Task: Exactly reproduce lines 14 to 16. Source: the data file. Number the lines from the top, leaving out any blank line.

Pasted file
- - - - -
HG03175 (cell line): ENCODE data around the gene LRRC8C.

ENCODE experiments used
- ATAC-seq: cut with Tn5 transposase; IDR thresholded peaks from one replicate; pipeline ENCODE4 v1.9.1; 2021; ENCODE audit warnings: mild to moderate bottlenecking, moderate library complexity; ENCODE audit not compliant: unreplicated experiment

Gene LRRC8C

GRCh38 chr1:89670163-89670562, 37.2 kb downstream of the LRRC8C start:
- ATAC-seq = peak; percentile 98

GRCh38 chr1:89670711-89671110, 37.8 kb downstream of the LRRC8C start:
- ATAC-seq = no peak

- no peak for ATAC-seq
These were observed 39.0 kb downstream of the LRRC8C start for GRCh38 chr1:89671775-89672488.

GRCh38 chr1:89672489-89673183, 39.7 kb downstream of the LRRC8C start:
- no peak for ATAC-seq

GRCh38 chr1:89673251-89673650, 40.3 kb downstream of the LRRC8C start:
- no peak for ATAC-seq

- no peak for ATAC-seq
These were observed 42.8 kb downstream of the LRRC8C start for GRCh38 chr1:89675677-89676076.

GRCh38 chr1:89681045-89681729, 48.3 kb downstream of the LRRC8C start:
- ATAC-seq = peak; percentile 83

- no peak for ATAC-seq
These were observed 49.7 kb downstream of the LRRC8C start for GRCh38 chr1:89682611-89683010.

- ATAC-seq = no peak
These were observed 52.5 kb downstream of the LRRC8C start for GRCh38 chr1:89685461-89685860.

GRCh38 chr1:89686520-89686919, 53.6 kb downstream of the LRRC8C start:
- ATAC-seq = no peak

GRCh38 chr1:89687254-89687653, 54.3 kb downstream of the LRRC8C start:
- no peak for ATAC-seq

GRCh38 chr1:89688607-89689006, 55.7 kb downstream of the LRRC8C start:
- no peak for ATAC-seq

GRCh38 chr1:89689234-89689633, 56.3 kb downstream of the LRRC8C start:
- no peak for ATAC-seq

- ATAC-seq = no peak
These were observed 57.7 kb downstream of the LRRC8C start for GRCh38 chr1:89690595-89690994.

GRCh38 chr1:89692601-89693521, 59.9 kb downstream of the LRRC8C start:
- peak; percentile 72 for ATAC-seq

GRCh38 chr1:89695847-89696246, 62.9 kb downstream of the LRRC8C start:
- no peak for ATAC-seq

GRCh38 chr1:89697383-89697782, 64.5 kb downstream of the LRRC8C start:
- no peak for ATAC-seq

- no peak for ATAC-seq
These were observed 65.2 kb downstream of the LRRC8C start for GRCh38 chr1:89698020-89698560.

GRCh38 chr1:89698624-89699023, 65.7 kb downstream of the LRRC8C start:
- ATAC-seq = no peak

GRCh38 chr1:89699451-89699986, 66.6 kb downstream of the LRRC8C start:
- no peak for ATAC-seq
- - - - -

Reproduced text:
- no peak for ATAC-seq

- no peak for ATAC-seq
These were observed 42.8 kb downstream of the LRRC8C start for GRCh38 chr1:89675677-89676076.